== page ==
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Journal of Environmental Quality Abstract - Heavy Metals in the Environment

Arsenic Remobilization in a Shallow Lake


This article in JEQ

  1. Vol. 31 No. 3, p. 822-828
    Received: Apr 26, 2001

    * Corresponding author(s): linge@cwr.uwa.edu.au
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  1. Kathryn L. Linge * and
  2. Carolyn E. Oldham
  1. Centre for Water Research, Univ. of Western Australia, 35 Stirling Hwy., Crawley, Australia, 6009


Oxic resuspension occurs regularly in shallow lakes, yet its role as a mechanism for contaminant remobilization remains ill defined. This study investigated contaminant remobilization during sediment resuspension and determined whether changes in contaminant sediment partitioning reflected the mechanisms controlling remobilization. Arsenic-contaminated sediment from a shallow wetland was subjected to simulated resuspension under a range of differing initial pH conditions. The effect of resuspension on As partitioning was evaluated using a fractionation scheme targeting the dissolved, ion exchangeable, carbonate, organic, amorphous iron oxide, crystalline iron oxide, and apatite fractions. Rate investigations demonstrated that arsenic remobilization occurred on timescales similar to resuspension events, with concentrations reaching steady state within 24 h. The sediment also buffered slurry pH to 8.3 in experiments where the initial pH was between 4 and 10. This pH regulation was attributed to carbonate dissolution or acid–base equilibria of surface base functional groups, although iron oxide and organic matter dissolution did occur in experiments with an initial pH outside this range. Remobilization caused losses in arsenic associated with the ion exchangeable, organic, and amorphous iron fractions but changes in initial pH have a negligible effect on arsenic remobilization or partitioning within the well-buffered region. Resuspension released approximately 20% of the total sediment arsenic, although calculations indicated that a single resuspension event would not significantly change water column arsenic concentrations. While not conclusively proving the mechanisms of remobilization, fractionation gave valuable insight into the effect of sediment resuspension on contaminant remobilization.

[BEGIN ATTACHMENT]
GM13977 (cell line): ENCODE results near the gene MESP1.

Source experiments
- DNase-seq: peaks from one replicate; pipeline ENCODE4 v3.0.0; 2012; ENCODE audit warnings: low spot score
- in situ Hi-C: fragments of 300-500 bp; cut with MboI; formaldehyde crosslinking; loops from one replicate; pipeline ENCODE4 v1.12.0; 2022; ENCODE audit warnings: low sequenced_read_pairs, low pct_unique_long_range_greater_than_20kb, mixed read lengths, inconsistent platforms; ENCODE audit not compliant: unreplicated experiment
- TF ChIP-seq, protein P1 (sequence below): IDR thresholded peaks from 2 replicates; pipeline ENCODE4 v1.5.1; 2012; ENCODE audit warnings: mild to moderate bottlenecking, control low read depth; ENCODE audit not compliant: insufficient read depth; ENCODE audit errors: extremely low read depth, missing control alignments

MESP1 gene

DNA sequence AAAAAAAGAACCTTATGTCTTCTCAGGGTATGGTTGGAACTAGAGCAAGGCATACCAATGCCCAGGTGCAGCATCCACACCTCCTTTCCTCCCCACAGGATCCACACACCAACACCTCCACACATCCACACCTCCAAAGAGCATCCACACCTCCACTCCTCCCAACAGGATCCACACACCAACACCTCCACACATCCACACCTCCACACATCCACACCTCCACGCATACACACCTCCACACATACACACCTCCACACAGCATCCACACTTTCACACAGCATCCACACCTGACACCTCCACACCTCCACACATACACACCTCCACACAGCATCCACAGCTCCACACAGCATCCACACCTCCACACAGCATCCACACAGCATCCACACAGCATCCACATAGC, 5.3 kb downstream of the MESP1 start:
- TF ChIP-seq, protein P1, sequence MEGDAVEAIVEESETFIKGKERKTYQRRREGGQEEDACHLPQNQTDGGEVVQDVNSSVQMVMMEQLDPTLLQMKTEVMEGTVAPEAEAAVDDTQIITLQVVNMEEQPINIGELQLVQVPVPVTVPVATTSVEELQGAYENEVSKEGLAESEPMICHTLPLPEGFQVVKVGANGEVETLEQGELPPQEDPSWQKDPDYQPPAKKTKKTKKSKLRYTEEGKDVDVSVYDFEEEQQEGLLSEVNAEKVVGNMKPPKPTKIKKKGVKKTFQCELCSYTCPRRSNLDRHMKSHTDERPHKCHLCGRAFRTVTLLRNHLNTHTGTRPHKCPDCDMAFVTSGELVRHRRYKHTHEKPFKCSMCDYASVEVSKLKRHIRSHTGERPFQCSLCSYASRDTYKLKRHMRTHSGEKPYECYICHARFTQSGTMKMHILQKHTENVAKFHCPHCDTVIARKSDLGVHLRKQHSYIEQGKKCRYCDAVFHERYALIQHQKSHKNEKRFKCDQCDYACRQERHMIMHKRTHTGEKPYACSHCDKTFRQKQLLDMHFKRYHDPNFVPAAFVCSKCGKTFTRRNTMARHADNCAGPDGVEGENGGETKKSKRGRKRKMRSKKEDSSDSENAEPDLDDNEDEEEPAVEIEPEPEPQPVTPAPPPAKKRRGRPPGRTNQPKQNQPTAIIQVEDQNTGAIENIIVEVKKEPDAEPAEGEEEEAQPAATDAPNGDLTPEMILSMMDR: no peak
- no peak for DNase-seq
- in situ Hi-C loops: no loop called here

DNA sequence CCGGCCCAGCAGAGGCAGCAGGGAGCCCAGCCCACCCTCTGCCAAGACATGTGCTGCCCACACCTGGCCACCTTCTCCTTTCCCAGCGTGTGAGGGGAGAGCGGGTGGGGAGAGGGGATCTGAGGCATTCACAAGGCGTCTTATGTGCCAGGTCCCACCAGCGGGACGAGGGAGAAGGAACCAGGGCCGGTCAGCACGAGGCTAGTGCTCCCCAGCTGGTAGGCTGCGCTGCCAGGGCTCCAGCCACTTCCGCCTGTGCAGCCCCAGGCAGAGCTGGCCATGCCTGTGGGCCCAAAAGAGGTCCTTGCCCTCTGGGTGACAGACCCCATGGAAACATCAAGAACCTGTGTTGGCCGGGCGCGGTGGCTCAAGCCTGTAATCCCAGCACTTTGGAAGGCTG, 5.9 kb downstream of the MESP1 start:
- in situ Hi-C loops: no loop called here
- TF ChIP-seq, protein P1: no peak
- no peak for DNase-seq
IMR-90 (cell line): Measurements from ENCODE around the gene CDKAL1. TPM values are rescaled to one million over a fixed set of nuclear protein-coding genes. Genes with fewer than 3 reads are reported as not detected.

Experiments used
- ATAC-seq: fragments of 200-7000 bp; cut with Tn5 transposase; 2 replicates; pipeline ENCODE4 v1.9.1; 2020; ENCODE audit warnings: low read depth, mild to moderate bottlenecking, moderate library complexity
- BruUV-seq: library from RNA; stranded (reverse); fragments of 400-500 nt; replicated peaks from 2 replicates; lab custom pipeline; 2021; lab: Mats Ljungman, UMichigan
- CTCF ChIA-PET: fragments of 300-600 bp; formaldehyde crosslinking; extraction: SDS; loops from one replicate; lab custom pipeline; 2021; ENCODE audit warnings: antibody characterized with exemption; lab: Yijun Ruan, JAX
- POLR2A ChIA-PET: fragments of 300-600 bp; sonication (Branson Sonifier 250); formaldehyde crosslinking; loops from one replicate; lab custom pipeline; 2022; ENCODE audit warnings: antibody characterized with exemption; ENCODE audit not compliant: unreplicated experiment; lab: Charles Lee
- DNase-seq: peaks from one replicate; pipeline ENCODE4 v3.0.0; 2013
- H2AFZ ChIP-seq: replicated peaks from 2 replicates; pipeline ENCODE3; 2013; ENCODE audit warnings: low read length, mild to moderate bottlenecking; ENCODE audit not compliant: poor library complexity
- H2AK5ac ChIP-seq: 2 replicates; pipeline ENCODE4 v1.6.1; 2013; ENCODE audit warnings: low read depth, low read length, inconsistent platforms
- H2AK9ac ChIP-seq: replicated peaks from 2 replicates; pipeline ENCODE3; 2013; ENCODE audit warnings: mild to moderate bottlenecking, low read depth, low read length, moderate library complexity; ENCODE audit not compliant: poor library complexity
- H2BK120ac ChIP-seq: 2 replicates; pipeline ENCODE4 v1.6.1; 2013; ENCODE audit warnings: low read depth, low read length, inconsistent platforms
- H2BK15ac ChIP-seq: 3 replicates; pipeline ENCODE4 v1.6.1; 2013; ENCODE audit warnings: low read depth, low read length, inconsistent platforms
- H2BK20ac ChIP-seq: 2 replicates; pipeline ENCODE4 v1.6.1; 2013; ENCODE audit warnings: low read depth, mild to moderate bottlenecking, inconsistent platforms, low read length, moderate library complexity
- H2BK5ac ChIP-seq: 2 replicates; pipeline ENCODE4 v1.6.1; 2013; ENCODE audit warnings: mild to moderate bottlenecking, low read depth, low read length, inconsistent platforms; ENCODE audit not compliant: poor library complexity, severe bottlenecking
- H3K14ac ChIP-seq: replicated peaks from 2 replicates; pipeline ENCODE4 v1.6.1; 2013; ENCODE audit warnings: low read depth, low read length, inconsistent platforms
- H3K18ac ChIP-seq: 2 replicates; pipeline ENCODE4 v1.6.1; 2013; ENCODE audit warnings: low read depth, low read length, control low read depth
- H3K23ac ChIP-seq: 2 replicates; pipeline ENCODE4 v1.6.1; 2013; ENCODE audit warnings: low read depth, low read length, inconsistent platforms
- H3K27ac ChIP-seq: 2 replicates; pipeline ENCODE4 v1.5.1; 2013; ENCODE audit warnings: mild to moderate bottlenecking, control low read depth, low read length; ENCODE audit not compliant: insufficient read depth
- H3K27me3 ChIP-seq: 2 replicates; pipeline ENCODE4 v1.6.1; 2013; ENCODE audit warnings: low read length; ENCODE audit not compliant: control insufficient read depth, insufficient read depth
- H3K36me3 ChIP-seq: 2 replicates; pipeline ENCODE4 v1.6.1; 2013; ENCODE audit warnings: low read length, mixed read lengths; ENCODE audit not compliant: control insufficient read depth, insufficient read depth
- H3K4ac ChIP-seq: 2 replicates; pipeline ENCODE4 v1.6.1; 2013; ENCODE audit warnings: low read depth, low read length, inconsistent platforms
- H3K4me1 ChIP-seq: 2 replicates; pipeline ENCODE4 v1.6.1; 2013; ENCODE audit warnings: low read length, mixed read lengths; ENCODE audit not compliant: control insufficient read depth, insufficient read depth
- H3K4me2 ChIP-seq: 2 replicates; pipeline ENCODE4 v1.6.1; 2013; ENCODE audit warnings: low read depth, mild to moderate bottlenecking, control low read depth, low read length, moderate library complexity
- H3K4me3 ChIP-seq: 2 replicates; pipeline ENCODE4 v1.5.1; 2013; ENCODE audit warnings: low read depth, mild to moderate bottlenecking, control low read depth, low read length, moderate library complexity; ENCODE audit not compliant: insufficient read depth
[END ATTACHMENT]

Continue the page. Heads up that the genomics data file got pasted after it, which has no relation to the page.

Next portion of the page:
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Copyright © 2002. American Society of Agronomy, Crop Science Society of America, Soil Science SocietyPublished in J. Environ. Qual.31:822–828.